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New Accounting Rules worry European Pensions

LONDON, May 6 (Reuters) – European companies might need to pump billions more euros into their pension funds to meet proposed new accounting rules, Allianz Global Investors said on Tuesday.

The implementation of Solvency II rules “could be the final nail in the coffin for defined benefit schemes” Brigitte Miksa, head of Allianz Global Investor's international pensions unit, told journalists at a meeting in London.

Funding for some schemes could have to rise by as much as 65 to 70 percent if pension schemes are subject to new regulations, analysis by Allianz showed.

Schemes may be forced to slash the amount of equities they hold and drop alternative investments, such as private equity and hedge funds, to try to reduce their funding gap under the new rules, Allianz said, as Solvency II would require schemes to hold more capital against riskier investments.

This would reduce investment returns and place a greater pressure on firms to make up the gap to meet pension promises made to employees.

Many more companies may simply shut their defined-benefit pensions schemes in favour of defined-contribution schemes, where members bear all the investment risks, Allianz warned.

Under Solvency II rules pension liabilities would be estimated more conservatively than under the existing International Accounting Standards.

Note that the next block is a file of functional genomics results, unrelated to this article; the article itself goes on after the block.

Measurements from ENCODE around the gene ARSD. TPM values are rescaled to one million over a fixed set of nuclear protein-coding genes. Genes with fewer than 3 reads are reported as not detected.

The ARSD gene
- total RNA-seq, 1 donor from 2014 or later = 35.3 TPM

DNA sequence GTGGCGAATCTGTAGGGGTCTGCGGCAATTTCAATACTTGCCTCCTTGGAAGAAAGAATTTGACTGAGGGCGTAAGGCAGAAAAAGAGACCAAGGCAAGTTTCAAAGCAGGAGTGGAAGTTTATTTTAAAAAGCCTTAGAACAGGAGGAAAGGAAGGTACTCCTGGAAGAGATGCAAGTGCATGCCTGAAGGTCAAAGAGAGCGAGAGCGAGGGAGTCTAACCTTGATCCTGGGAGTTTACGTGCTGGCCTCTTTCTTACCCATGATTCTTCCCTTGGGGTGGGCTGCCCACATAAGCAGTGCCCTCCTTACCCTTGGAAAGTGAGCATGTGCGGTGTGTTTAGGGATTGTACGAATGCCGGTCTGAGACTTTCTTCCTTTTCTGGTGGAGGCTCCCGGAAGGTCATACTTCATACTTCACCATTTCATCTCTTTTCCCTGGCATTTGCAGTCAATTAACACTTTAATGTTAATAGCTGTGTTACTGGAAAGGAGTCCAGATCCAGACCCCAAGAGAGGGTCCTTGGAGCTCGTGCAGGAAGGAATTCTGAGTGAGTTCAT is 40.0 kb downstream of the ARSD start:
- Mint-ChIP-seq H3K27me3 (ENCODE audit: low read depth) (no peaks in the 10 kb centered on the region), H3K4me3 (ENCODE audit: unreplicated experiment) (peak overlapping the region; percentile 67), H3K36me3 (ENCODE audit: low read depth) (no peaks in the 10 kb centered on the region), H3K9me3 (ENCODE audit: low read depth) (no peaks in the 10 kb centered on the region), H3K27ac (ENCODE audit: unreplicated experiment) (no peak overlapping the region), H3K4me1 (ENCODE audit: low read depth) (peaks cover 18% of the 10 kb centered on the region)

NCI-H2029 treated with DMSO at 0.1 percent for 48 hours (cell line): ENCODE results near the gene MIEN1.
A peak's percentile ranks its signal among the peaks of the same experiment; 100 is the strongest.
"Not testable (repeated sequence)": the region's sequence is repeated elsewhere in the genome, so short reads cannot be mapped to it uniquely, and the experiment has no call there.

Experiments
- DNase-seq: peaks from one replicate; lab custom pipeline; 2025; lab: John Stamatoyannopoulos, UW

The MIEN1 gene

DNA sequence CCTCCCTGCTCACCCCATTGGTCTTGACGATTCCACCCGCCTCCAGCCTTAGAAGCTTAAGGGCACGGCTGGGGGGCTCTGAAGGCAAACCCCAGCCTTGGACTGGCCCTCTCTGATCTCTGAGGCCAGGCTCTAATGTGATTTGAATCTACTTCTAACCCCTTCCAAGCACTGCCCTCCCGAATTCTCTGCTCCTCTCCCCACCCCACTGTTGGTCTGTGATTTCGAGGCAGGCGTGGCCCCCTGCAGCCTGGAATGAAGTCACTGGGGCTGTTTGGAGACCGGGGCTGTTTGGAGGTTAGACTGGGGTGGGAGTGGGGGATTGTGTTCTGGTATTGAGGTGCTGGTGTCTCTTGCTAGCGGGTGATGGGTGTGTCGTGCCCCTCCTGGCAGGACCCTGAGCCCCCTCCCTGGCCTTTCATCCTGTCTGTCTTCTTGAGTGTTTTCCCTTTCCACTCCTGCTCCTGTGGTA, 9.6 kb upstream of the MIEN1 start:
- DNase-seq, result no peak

Schemes would also need to add in a capital buffer to guard against shocks such as rapidly increasing longevity or plummeting equity markets. 

European regulators are considering whether to include pension schemes under the new Solvency II rules that are being drafted for insurance companies. A decision on whether to apply them to pension schemes is due to be made later this year.

But implementing these regulations to pension schemes could be very difficult, as funding rules and regulatory treatment vary widely between countries, said Juan Yermo, a principal administrator in the financial affairs division of the Organisation of Economic Cooperation and Development.

“It doesn't look feasible because of the differences across countries,” Yermo told the meeting. But, he said in the future it was conceivable that there could be some shared principles between member states, which could represent a “much more diluted version of Solvency II” Yermo said.

By Simon Challis (Editing by Elaine Hardcastle)